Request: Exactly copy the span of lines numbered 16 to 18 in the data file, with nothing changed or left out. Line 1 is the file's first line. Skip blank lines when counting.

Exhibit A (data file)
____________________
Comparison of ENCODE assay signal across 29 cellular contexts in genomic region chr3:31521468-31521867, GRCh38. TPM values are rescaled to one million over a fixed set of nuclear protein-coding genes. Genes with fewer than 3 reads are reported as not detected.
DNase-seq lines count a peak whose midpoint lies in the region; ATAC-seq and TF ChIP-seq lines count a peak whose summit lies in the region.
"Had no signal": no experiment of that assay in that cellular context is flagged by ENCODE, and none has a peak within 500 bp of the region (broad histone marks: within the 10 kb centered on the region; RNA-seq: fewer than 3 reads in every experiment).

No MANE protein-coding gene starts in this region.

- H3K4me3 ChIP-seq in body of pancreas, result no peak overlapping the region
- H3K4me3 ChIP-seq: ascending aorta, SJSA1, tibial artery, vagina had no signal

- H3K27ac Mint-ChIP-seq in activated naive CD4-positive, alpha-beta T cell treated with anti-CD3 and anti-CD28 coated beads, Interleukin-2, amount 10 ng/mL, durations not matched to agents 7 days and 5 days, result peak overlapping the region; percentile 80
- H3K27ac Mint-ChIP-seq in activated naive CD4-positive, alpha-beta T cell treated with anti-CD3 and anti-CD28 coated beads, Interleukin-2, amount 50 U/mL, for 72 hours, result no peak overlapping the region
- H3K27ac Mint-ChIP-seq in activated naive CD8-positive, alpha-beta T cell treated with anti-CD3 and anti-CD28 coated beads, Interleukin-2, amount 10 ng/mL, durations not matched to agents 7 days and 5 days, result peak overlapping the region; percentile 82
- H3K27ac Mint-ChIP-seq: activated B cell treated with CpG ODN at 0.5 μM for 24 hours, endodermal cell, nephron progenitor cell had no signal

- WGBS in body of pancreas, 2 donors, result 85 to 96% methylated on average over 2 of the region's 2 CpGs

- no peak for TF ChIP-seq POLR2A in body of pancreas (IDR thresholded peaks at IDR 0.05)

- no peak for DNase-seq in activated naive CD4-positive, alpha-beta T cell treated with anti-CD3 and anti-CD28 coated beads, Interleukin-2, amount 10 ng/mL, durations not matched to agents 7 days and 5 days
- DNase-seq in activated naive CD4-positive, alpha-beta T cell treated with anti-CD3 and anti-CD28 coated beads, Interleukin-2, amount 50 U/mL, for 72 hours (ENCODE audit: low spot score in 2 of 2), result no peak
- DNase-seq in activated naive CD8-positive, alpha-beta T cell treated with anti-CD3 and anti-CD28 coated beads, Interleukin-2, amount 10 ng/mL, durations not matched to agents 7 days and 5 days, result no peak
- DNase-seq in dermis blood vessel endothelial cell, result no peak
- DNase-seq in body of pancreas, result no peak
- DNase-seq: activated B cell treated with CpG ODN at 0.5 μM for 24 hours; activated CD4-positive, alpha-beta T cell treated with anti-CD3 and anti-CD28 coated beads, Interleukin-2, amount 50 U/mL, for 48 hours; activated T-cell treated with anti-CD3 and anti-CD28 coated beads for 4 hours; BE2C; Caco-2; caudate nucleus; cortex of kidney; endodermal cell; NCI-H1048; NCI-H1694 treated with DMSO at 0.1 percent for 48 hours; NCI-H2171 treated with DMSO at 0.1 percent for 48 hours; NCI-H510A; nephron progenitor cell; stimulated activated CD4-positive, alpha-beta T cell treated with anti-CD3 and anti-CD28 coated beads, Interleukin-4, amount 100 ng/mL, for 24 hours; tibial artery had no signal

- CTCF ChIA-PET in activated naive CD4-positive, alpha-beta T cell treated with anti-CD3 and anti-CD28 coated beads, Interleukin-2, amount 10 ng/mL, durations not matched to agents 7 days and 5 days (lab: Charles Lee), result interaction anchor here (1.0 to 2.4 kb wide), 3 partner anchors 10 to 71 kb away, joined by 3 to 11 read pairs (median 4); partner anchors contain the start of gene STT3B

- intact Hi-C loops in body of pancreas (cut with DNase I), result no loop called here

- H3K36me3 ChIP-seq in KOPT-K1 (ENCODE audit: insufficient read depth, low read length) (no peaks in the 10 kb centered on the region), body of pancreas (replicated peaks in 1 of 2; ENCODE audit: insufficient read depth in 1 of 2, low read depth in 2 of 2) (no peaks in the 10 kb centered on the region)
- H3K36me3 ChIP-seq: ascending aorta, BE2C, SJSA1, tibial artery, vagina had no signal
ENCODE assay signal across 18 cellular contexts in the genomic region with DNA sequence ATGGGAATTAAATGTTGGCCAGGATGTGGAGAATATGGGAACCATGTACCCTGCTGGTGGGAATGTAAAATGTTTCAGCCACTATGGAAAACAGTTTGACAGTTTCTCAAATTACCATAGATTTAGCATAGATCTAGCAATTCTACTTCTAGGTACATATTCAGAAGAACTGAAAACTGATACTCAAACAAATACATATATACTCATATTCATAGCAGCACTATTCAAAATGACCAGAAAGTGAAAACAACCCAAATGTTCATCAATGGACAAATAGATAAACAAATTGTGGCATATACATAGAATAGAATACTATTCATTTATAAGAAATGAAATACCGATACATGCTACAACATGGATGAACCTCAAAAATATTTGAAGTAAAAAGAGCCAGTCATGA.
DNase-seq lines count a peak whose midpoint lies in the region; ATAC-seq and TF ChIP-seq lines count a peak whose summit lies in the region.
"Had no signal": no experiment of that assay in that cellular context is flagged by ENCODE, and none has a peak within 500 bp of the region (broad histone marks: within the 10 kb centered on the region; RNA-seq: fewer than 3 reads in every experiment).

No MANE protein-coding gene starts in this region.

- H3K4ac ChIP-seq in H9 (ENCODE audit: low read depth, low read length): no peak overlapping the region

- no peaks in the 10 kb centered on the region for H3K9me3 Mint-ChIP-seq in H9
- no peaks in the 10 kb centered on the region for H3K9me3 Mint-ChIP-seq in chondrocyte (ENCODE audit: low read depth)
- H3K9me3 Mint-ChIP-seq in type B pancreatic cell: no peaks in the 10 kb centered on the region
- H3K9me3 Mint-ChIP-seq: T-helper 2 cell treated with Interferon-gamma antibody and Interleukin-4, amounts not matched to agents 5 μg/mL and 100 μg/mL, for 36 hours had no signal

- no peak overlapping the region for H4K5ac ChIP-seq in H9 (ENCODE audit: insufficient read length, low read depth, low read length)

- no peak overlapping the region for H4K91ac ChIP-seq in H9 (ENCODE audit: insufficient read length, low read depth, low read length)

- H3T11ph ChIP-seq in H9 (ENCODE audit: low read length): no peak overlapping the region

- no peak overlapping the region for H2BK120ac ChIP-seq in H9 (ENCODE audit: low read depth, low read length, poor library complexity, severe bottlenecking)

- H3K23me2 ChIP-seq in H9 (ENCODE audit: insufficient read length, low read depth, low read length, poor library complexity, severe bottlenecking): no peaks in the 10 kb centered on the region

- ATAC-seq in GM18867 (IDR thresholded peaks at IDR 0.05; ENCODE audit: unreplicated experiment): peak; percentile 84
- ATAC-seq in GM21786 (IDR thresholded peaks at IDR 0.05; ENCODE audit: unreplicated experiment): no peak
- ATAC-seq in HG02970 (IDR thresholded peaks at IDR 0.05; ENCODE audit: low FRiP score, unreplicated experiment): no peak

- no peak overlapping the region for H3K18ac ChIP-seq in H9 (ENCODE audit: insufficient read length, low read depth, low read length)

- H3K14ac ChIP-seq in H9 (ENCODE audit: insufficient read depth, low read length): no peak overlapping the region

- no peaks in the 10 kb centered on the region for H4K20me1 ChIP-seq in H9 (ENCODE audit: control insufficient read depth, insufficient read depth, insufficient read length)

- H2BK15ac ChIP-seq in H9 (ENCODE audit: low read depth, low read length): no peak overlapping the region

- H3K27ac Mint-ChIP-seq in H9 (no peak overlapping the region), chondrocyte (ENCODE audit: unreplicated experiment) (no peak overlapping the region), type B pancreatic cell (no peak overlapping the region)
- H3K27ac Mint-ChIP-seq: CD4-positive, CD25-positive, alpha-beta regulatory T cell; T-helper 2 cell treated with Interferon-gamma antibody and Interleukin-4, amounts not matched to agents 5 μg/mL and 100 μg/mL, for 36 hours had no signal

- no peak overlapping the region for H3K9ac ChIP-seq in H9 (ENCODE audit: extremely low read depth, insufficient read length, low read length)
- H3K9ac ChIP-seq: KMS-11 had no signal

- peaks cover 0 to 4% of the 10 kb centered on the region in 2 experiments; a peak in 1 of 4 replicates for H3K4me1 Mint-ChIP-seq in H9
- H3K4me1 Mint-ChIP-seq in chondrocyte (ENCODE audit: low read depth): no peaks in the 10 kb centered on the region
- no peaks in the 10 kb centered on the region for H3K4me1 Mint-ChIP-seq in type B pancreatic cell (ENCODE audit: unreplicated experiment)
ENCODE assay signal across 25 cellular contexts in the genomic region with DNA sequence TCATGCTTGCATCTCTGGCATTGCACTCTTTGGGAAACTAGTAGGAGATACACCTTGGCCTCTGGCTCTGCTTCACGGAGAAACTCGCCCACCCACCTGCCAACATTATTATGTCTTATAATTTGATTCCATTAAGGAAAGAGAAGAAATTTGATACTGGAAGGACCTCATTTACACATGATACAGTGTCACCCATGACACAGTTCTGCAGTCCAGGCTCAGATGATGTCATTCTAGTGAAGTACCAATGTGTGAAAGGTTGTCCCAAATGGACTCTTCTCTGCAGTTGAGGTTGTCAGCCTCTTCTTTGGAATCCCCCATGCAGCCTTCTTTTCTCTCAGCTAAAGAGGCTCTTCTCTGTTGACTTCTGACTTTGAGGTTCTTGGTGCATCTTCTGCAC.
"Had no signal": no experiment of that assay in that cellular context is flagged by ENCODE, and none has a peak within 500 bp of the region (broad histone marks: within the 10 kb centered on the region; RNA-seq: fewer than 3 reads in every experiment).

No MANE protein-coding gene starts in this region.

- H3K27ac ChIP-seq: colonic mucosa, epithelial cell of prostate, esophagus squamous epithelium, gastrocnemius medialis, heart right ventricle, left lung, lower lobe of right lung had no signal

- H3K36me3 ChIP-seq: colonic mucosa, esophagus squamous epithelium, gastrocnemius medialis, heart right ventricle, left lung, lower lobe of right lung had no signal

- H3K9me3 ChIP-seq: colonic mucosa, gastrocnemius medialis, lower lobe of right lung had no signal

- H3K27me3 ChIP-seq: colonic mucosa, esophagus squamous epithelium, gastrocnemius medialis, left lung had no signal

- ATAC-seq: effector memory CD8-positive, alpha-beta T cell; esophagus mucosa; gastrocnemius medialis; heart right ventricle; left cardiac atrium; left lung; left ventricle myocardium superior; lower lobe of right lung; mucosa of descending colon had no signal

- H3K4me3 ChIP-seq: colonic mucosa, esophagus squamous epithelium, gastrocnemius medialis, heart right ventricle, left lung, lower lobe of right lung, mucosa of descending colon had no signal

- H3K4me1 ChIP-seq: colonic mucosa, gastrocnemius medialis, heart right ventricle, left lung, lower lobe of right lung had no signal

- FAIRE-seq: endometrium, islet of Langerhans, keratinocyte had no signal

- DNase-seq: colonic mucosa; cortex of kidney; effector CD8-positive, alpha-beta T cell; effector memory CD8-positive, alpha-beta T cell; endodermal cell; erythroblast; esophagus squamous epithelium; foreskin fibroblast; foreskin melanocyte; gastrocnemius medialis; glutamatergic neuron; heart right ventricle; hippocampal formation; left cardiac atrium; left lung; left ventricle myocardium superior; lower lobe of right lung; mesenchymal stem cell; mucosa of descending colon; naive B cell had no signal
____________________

- DNase-seq in dermis blood vessel endothelial cell, result no peak
- DNase-seq in body of pancreas, result no peak
- DNase-seq: activated B cell treated with CpG ODN at 0.5 μM for 24 hours; activated CD4-positive, alpha-beta T cell treated with anti-CD3 and anti-CD28 coated beads, Interleukin-2, amount 50 U/mL, for 48 hours; activated T-cell treated with anti-CD3 and anti-CD28 coated beads for 4 hours; BE2C; Caco-2; caudate nucleus; cortex of kidney; endodermal cell; NCI-H1048; NCI-H1694 treated with DMSO at 0.1 percent for 48 hours; NCI-H2171 treated with DMSO at 0.1 percent for 48 hours; NCI-H510A; nephron progenitor cell; stimulated activated CD4-positive, alpha-beta T cell treated with anti-CD3 and anti-CD28 coated beads, Interleukin-4, amount 100 ng/mL, for 24 hours; tibial artery had no signal